Meet the Two Geniuses Who Lived on Cheese Puffs and Licorize for a Week
I first met Rajiv a few years ago when I interviewed him about his band, Oh No Forest Fires (RIP). Besides having a beard that would make lesser men envious, he was also born and raised in Newfoundland, which means he’s capable of drinking most other human beings under the table. Since I’m also from the East Coast and we share several mutual friends, we got along pretty well and stayed in touch after he moved to St. John’s to study medicine. Recently, I was perusing the ol’ Facebook and saw that he was engaged in an “experiment” where he could only eat Hawkins Cheezies (the Canadian equivalent to Cheetos) for 127 hours straight (or one business week), with just water and one vitamin pill per day to keep from dying. To make this challenge even more interesting, his friend Ian also participated, eating only Hershey’s Nibs. This all sounded incredibly stupid to me so I checked in with them a few days after they finished to make sure they were still alive, and find out why exactly they put themselves through such an ordeal.
VICE: Are you an idiot? Ian: No, we were just at a party and Rajiv was eating some Cheezies and said, matter-of-factly, “You know, I could probably eat only Hawkins Cheezies for the rest of my life.” I instantly said, “Really? How long do you think you could actually live on only Cheezies?” On some level I might have just grown tired of hyperbolic statements that are thrown around so casually, but that’s probably not what actually went through my head. We went back and forth deciding how long he could realistically go and came up with 127 hours, with the justification that if a guy could live trapped under a rock for that long, it should be easy enough to just eat a delicious snack for the same amount of time. And, I think to really push him to find out, I said I’d eat something else exclusively for the same amount of time. He came up with Nibs, a candy that isn’t really one of my favorites but one that I do like, and for some reason, I agreed.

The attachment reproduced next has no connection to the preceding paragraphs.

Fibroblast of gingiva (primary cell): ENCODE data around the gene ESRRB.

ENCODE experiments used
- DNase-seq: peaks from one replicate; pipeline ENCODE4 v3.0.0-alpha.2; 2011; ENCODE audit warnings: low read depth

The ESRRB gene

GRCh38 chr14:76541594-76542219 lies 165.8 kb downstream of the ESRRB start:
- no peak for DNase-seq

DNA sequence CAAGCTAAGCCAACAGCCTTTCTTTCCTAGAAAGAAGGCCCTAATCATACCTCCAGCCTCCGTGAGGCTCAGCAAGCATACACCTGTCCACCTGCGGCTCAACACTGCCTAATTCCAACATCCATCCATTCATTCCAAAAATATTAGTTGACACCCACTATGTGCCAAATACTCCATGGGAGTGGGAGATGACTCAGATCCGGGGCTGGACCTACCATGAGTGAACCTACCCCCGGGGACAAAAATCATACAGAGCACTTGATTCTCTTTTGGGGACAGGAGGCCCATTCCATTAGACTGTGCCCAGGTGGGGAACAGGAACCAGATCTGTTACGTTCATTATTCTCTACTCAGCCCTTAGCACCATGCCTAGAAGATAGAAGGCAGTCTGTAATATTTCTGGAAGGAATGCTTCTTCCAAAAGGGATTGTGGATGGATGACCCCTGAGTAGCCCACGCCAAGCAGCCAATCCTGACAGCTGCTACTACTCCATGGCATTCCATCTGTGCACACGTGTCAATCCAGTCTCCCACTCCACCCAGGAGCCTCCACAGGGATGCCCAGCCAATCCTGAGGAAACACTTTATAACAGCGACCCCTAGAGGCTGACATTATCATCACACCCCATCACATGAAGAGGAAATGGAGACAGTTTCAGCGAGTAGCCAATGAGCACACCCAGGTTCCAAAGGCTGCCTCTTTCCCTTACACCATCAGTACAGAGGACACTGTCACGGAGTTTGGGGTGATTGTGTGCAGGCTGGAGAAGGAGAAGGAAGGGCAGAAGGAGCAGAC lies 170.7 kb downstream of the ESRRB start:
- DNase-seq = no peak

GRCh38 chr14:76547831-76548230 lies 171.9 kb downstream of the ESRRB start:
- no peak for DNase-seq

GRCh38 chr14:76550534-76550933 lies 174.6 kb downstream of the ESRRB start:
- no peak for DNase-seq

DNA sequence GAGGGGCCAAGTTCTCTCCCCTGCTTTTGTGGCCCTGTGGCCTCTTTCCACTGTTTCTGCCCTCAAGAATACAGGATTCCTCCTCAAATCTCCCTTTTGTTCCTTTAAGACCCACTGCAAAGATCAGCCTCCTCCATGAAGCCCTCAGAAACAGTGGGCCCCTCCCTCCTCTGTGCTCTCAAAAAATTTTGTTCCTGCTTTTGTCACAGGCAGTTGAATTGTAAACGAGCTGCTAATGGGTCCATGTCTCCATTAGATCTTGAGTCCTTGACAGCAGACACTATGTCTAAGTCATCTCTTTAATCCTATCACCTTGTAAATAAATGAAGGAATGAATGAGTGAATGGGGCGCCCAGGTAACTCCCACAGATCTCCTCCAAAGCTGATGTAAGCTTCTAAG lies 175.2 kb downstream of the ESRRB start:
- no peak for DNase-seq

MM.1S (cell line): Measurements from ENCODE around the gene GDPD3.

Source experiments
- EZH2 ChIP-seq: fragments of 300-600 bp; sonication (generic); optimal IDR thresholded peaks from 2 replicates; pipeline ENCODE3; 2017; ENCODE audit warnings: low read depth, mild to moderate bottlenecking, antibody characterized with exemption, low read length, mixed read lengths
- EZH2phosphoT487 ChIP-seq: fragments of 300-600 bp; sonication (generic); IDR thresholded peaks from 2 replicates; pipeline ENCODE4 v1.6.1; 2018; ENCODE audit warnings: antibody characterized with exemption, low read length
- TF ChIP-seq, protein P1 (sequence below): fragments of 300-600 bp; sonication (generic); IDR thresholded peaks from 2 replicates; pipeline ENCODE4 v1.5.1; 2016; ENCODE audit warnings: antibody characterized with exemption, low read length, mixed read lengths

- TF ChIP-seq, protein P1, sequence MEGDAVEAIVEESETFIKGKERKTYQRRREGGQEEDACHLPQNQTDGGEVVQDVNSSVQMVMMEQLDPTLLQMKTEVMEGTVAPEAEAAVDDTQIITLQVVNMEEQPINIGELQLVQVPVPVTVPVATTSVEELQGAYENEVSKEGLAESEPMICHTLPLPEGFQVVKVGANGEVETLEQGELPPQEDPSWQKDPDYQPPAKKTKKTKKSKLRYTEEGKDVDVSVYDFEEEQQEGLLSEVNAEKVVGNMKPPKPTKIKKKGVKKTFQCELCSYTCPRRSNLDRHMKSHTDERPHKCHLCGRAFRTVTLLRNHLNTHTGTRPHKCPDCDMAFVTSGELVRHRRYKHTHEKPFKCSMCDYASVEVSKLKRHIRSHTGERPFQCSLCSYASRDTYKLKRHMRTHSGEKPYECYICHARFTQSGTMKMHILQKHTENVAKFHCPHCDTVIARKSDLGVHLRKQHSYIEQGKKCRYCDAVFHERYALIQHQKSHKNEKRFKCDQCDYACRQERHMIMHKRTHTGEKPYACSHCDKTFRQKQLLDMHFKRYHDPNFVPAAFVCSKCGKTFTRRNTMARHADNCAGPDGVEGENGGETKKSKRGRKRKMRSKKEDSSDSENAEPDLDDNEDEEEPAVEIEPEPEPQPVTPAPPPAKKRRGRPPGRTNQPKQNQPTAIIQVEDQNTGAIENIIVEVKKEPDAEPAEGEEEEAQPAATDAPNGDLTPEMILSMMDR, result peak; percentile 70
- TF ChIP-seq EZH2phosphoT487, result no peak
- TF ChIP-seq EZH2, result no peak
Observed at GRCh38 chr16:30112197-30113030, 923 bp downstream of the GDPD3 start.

Rajiv: I think the more important values—if we can call them that—at play here were things like raw stubbornness, curiosity, and a sense of one-upmanship. In a lot of ways, it’s the same reason I drank a pint of my best friend’s urine or ate a raw hot dog out of a puddle on George Street.
You didn’t just eat them as is. What are some of the methods you used to prepare your food? I saw the Vine of the Cheezies smoothie… Rajiv: Yeah. I mean, let’s face it, they taste best raw, room temp. We tried boiling them, straining it, and eating a pasta-esque dish. It ended up just being like warm, mushy, processed cheesy corn meal… and to be honest, it wasn’t all that bad. The Cheezie smoothie was much worse. I tried to get it down quickly, gagged, and brought the whole thing back up.
Ian: I tried a few different techniques to keep my meals interesting, but neither of them made my food taste any less like Nibs. 1) Frozen: just made them really hard and cold. 2) Fried: tasted a bit worse than regular Nibs—almost like burnt hair, maybe—but at least it was a slightly different taste. 3) Boiled: they just melted and became slimy and hard to eat. 4) Smoothied: flavored water, nothing special.
Should We Panic About the Deadly Strain of Meningitis Hitting the Gay Community?
Last December, my friend Michael stopped me before we left his apartment in Paris. He was moving back to Brooklyn the following week and had received an urgent message from his friend who lived there: some gay men had died from a new strain of meningitis, a nasty bug that invades your brain and spinal cord and causes headaches, neck stiffness, bouts of vomiting, and, occasionally, death. In San Francisco, the government waswarning gay men to get vaccinated if they planned to travel to New York City, especially Brooklyn.
We weren’t too worried—this wasn’t the 80s, when the authorities turned a blind eye to the AIDS epidemic and dismissed it as a “gay disease.” If the New York City Department of Health knew there was a potentially deadly plague sweeping the city, they’d surely shoot the bugger in the butt before it grew into a gay-killing monster.